The Independent Wave
In 1965 the first standard was proposed for a method of communicating electronically with other users on a shared system.
In the intervening years much has changed in the world. Nations have risen and fallen, the Punk, Goth and Grunge movements have left their marks on the world of music and our mobile phones have gone from bricks with antenae to sleek devices with more computing grunt than those first multi-user mainframes.
However, what hasn't changed much is electronic mail. In the intervening years, email has remained the same, static, simple and flawed. While there have been a number of attempts to rebuild the email model, most of which have concentrated on trying to shoehorn more and more into the original standards. None of these have been particularly successful.
At the 2009 Google IO Conference a new initiative was announced that promised to be “what email would look like if it was invented today”. Led by the Rasmussen brothers (famed for the development of Googles Mapping Service), the new system entitled “Wave” drew on lessons learnt from the last fifty years of electronic communication, including email, instant messaging, micro-blogging and even software source revision control systems to create a collaborative conversation tool that promised to really shake up the way we communicate online.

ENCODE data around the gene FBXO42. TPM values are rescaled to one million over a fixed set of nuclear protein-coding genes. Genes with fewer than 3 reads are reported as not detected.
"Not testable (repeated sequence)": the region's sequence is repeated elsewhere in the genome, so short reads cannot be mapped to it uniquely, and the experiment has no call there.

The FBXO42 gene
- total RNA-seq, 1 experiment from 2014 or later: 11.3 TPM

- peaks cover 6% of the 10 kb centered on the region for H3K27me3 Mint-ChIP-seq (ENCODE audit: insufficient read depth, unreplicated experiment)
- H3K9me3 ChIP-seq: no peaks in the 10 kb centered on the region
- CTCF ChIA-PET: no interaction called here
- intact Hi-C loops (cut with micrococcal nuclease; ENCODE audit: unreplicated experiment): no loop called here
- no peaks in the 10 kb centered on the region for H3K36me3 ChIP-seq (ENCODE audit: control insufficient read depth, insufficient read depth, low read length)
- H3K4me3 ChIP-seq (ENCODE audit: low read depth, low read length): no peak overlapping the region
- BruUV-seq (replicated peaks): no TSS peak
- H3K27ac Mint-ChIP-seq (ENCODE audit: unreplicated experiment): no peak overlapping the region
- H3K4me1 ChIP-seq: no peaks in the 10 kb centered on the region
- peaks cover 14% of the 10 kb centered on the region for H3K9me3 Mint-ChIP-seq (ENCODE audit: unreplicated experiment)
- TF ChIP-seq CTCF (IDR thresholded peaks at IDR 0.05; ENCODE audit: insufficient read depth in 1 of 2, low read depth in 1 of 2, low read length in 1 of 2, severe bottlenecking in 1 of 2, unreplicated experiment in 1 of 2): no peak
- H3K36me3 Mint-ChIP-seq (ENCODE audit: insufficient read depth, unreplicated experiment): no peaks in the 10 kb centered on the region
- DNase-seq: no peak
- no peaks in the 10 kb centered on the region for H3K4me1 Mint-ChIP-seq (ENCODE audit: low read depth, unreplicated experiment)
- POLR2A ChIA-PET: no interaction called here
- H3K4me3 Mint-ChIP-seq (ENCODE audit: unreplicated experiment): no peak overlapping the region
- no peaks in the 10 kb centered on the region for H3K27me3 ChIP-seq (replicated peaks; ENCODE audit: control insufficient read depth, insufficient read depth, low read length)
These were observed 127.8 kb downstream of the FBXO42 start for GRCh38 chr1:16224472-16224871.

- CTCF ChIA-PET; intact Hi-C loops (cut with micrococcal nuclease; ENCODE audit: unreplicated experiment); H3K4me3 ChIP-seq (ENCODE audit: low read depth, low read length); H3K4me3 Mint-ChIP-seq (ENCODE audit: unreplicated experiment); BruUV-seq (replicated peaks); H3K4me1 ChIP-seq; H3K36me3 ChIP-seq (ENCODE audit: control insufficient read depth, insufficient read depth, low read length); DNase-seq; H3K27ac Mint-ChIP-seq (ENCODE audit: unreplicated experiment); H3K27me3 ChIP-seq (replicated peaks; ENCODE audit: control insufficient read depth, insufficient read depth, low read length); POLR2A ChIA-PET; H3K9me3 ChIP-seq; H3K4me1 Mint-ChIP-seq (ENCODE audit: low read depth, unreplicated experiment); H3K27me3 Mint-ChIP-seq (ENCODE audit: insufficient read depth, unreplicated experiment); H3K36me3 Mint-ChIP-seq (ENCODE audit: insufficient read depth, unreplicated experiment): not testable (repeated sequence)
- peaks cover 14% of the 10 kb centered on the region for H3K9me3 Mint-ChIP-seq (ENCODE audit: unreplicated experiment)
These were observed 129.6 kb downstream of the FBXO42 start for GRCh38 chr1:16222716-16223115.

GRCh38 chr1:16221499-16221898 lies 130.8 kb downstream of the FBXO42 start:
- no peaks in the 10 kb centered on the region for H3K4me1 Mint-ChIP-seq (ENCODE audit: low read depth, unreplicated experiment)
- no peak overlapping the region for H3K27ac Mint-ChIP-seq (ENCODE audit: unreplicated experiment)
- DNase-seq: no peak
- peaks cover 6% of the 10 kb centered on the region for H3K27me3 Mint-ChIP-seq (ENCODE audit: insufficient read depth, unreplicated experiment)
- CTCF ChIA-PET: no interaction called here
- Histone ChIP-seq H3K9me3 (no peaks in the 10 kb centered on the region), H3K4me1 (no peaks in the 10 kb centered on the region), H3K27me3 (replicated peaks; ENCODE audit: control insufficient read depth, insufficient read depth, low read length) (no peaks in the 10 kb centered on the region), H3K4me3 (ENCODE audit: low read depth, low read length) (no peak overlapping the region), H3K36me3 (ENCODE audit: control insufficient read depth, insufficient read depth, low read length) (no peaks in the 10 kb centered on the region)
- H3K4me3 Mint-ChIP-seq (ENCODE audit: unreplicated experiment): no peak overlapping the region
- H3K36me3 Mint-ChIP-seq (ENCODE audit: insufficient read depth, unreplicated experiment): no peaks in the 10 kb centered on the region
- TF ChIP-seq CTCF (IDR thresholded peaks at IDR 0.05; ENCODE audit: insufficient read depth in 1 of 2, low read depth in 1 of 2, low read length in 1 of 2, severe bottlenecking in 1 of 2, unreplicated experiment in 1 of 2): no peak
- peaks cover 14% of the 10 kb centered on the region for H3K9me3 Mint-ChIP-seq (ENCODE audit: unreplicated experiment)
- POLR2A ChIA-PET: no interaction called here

Just after the IO Conference Google opened up the Google Wave Sandbox, essentially a play ground for developers to become familiar with the API's that Google was offering. However more importantly, Google announced that it would be offering both code and white papers that would allow people to setup their own Wave servers, thus creating the foundations for a Wave that organisations can take behind their firewalls.
This book will take a look at what will be required to build this Independent Wave. We will examine everything from Federation, through the various proposals for Client / Server protocols to the building of Agents and their place in the Independent Wave.